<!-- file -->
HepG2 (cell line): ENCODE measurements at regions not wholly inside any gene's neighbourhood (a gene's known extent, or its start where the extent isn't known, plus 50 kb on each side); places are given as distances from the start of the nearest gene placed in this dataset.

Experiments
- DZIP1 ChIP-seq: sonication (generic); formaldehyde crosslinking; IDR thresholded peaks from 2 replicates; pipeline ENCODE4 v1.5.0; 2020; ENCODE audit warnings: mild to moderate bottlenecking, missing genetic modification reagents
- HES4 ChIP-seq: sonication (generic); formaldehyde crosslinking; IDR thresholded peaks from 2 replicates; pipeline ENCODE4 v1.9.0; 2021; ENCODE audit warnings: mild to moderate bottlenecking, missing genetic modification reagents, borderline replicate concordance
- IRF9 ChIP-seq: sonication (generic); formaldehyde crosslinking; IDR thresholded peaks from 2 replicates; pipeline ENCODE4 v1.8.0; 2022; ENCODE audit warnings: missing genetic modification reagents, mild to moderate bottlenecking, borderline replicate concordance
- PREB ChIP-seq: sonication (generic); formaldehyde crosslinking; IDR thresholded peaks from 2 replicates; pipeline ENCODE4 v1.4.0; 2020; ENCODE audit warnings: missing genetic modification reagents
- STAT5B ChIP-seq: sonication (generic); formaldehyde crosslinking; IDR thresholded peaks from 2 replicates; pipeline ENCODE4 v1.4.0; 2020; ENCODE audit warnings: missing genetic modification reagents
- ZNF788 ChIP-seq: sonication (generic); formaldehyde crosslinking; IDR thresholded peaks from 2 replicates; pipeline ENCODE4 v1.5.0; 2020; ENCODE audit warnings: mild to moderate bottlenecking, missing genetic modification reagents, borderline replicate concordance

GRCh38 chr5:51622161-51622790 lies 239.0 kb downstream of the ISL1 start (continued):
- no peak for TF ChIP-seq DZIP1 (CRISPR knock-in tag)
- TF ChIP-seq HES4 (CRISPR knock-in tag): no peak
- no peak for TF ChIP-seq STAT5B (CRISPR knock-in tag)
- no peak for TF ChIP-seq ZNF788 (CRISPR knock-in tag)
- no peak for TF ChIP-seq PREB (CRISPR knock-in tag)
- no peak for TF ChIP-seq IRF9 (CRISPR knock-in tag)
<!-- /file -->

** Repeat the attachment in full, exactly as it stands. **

HepG2 (cell line): ENCODE measurements at regions not wholly inside any gene's neighbourhood (a gene's known extent, or its start where the extent isn't known, plus 50 kb on each side); places are given as distances from the start of the nearest gene placed in this dataset.

Experiments
- DZIP1 ChIP-seq: sonication (generic); formaldehyde crosslinking; IDR thresholded peaks from 2 replicates; pipeline ENCODE4 v1.5.0; 2020; ENCODE audit warnings: mild to moderate bottlenecking, missing genetic modification reagents
- HES4 ChIP-seq: sonication (generic); formaldehyde crosslinking; IDR thresholded peaks from 2 replicates; pipeline ENCODE4 v1.9.0; 2021; ENCODE audit warnings: mild to moderate bottlenecking, missing genetic modification reagents, borderline replicate concordance
- IRF9 ChIP-seq: sonication (generic); formaldehyde crosslinking; IDR thresholded peaks from 2 replicates; pipeline ENCODE4 v1.8.0; 2022; ENCODE audit warnings: missing genetic modification reagents, mild to moderate bottlenecking, borderline replicate concordance
- PREB ChIP-seq: sonication (generic); formaldehyde crosslinking; IDR thresholded peaks from 2 replicates; pipeline ENCODE4 v1.4.0; 2020; ENCODE audit warnings: missing genetic modification reagents
- STAT5B ChIP-seq: sonication (generic); formaldehyde crosslinking; IDR thresholded peaks from 2 replicates; pipeline ENCODE4 v1.4.0; 2020; ENCODE audit warnings: missing genetic modification reagents
- ZNF788 ChIP-seq: sonication (generic); formaldehyde crosslinking; IDR thresholded peaks from 2 replicates; pipeline ENCODE4 v1.5.0; 2020; ENCODE audit warnings: mild to moderate bottlenecking, missing genetic modification reagents, borderline replicate concordance

GRCh38 chr5:51622161-51622790 lies 239.0 kb downstream of the ISL1 start (continued):
- no peak for TF ChIP-seq DZIP1 (CRISPR knock-in tag)
- TF ChIP-seq HES4 (CRISPR knock-in tag): no peak
- no peak for TF ChIP-seq STAT5B (CRISPR knock-in tag)
- no peak for TF ChIP-seq ZNF788 (CRISPR knock-in tag)
- no peak for TF ChIP-seq PREB (CRISPR knock-in tag)
- no peak for TF ChIP-seq IRF9 (CRISPR knock-in tag)